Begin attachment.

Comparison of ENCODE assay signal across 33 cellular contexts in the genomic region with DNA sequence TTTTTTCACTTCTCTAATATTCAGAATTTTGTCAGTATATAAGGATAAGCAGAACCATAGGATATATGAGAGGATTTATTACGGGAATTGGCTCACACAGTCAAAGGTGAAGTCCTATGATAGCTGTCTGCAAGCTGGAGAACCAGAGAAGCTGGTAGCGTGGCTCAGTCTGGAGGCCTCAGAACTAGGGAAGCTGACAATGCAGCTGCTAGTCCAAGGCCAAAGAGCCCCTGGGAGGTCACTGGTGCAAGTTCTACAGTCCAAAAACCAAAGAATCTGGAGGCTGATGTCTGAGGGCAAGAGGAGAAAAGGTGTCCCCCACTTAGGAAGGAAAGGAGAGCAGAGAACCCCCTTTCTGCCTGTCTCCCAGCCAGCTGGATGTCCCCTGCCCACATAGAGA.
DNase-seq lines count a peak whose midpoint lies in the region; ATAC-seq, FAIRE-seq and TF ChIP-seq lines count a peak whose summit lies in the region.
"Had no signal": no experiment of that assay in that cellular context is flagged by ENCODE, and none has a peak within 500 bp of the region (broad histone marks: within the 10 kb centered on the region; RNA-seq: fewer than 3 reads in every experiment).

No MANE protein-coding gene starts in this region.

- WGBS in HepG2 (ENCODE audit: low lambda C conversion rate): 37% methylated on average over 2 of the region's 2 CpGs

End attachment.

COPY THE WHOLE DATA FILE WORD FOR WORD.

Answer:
Comparison of ENCODE assay signal across 33 cellular contexts in the genomic region with DNA sequence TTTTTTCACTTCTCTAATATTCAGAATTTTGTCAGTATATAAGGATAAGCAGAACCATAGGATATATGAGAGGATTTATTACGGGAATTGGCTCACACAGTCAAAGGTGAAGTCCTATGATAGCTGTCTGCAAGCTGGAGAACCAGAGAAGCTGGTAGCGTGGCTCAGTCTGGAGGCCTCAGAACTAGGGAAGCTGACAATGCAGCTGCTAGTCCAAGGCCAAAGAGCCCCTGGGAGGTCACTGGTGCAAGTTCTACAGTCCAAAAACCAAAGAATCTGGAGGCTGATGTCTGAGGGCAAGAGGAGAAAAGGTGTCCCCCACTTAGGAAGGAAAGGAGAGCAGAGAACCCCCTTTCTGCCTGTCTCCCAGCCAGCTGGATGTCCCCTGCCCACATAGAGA.
DNase-seq lines count a peak whose midpoint lies in the region; ATAC-seq, FAIRE-seq and TF ChIP-seq lines count a peak whose summit lies in the region.
"Had no signal": no experiment of that assay in that cellular context is flagged by ENCODE, and none has a peak within 500 bp of the region (broad histone marks: within the 10 kb centered on the region; RNA-seq: fewer than 3 reads in every experiment).

No MANE protein-coding gene starts in this region.

- WGBS in HepG2 (ENCODE audit: low lambda C conversion rate): 37% methylated on average over 2 of the region's 2 CpGs